‘Wait for us; we will be there’
As his rescue team was rushing last Sunday to San Miguel town in Bulacan to save residents trapped by rising waters due to Supertyphoon Karding (international name: Noru), George Agustin found time to post a Facebook Live video of him and his four companions.
“Wait for us; we will be there,” Agustin assured his viewers, smiling with supreme confidence. These would be among his final words.
Hours later, the bodies of the five veteran rescuers—Agustin, 45; Troy Justin Agustin, 30; Marby Bartolome, 37; Narciso Calayag Jr., 33, and Jerson Resurreccion, 33—were found lifeless and scattered around Sitio Banga-Banga in Barangay Camias, one of the villages battered by Karding.
Eyewitnesses said a concrete wall at a gasoline station had collapsed on the group as they were organizing themselves into lifeboats deployed after their truck could no longer maneuver through the flood waters. The five were then swept away by the rapidly moving current.
As soon as news of the five rescuers’ deaths was released, accolades for their bravery and dedication poured in.
“They embody the best qualities of true Bulacan natives. Public safety is more than just a job; it’s a call to serve,” Bulacan Gov. Daniel Fernando declared. Interior Secretary Benhur Abalos praised the five men “for responding to the call of duty and rendering an unequivocal testament of genuine public service even at the expense of their own lives.”
Praise and sympathy emanated even from as far away as Cebu, where local officials and first responders mourned the passing of their fellow rescuers, especially Agustin and Resurreccion. The two were among those sent by Bulacan to Cebu in 2018 to help in search and retrieval operations after a deadly landslide in Barangay Tinaan, City of Naga.
And yet, even as fellow senators heaped praises on the five fallen responders, Sen. Joel Villanueva, who hails from Bulacan, took time to point out a glaring anomaly in the circumstances surrounding their deaths. All five, he said, were “casual” workers of the provincial government despite years of service amid the most challenging conditions.
Citing figures from the Civil Service Commission, Villanueva said that as of June 30 this year, the government employs a total of 642,077 workers as “job-order and contract-of-service employees.” This, despite long years of service, some for as long as 10, 15, and 20 years, without employment benefits or job security. Calling the situation “unfortunate,” Villanueva brought up the fact that while he has been “raising this particular issue almost every year, especially during budget season,” it has so far received little by way of support.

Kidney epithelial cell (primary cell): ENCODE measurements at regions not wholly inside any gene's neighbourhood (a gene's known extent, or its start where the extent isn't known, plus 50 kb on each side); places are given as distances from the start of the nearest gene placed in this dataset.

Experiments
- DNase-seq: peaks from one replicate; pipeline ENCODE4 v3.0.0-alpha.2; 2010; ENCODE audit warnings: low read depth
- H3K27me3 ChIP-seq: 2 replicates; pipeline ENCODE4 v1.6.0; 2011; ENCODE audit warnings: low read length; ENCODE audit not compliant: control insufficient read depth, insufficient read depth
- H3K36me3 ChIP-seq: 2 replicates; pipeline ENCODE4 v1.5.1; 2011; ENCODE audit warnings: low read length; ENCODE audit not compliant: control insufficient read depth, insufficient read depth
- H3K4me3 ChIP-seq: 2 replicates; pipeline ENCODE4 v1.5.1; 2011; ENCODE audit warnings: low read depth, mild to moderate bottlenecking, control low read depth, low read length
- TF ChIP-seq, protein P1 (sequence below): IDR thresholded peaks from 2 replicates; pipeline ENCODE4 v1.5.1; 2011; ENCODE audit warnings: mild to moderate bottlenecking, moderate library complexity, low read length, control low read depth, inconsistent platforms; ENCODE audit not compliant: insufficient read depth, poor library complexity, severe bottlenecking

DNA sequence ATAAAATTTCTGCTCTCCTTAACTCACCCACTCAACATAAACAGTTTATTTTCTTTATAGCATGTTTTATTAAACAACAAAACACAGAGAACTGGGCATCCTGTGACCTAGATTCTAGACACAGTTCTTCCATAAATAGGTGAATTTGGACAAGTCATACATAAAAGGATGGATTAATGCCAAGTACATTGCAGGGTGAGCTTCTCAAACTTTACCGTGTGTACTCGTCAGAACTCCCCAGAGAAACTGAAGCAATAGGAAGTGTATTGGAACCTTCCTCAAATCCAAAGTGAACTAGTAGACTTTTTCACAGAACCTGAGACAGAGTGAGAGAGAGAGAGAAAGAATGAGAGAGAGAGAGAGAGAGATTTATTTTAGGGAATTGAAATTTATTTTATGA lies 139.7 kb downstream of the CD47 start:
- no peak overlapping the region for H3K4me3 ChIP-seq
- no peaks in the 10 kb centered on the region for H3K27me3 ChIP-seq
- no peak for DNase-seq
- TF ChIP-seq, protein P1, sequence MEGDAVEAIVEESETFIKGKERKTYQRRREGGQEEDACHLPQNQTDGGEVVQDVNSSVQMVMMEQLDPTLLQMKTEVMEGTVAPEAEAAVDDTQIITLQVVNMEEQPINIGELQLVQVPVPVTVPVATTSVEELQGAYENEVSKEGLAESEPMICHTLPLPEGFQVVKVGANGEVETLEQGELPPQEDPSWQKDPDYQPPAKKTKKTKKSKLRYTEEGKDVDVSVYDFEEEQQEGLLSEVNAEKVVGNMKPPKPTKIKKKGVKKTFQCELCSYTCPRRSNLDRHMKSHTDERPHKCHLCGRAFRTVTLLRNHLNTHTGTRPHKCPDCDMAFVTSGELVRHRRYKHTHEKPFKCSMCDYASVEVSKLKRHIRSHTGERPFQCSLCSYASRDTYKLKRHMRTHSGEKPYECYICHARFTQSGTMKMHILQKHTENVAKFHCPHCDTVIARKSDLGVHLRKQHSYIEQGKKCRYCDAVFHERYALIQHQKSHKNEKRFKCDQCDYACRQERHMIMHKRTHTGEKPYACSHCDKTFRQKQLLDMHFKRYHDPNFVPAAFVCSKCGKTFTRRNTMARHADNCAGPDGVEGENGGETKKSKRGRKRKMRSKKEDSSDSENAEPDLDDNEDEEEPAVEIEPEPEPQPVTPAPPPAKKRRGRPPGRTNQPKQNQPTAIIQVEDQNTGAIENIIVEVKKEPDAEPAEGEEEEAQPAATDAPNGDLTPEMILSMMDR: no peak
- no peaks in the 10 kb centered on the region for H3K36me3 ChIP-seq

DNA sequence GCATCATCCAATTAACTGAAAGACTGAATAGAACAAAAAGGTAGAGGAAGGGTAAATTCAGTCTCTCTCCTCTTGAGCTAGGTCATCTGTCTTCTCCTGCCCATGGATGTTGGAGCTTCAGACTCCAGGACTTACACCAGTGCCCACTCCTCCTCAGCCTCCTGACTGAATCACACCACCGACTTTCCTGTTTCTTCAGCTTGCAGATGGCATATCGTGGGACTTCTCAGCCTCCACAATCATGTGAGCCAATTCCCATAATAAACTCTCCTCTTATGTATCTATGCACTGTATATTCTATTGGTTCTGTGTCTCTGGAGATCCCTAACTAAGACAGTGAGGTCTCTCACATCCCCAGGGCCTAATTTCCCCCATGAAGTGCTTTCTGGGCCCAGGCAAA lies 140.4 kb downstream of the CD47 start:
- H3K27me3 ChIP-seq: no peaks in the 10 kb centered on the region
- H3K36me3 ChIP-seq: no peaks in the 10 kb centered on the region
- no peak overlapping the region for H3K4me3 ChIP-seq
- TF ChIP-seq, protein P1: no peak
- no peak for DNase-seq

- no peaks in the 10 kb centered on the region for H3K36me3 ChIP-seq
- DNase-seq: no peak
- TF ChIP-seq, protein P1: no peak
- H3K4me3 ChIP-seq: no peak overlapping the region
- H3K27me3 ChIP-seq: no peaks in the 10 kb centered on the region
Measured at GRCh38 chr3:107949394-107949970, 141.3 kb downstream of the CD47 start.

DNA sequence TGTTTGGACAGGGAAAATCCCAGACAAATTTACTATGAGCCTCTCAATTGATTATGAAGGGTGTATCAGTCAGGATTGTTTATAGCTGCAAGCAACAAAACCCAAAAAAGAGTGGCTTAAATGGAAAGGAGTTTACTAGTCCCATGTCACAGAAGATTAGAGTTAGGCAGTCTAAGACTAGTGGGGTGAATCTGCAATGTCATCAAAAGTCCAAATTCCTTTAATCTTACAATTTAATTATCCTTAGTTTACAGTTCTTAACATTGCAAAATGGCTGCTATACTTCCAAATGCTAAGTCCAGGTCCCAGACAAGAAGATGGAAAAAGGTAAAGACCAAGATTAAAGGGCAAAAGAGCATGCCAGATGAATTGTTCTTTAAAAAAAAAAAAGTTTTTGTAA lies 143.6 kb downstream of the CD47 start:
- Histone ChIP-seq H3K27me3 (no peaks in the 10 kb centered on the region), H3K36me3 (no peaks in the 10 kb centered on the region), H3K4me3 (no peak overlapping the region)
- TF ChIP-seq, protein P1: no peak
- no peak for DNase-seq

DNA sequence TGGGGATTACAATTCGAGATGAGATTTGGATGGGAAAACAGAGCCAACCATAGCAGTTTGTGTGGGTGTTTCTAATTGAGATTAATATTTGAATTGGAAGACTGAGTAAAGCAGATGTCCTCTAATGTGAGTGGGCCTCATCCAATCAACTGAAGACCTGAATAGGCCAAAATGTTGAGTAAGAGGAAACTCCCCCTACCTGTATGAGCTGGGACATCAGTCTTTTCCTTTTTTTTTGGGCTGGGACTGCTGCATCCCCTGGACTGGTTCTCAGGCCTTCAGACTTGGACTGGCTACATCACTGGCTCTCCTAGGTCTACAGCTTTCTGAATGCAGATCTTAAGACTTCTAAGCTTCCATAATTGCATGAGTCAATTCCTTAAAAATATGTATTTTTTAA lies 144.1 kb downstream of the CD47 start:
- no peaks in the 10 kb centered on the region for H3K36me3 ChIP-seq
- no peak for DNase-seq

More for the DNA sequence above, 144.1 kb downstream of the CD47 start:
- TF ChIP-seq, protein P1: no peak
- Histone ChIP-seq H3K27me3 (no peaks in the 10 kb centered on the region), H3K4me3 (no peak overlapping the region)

The closest his efforts have come to fruition, Villanueva recalled, was the passage of the security of tenure (SOT) bill which, however, was vetoed by then President Duterte in 2019. The President had argued that the SOT bill “unduly broadens the scope and definition of prohibited labor-only contracting, effectively proscribing forms of contractualization that are not particularly unfavorable to employees involved.”
Giving first responders security of tenure and more than adequate compensation is an excellent way of recognizing their bravery and devotion to their calling. But it is also a much-needed incentive to keep them dedicated to their duties, as well as to seek to upgrade their skills and knowledge.
Despite the country being among the world’s most vulnerable nations affected by climate change, including chaotic weather conditions of unpredictable power and duration, the Philippines seems perennially ill-prepared to deal with disasters. One recalls a declaration made by a local official some years back that rescue teams would no longer be fielded to help residents trapped in their homes after they refused to heed warnings and rebuffed initial efforts to evacuate them to safer grounds.
As the deaths of the five latter-day heroes prove, this is all so true. Tears may be shed for the men who sacrificed their lives for the welfare of others. But those tears need not have been wasted if we, as a society, had simply recognized the heroic efforts and dedication of humble rescuers and the culpability of the powerful, who choose to turn a blind eye to our collective plight.
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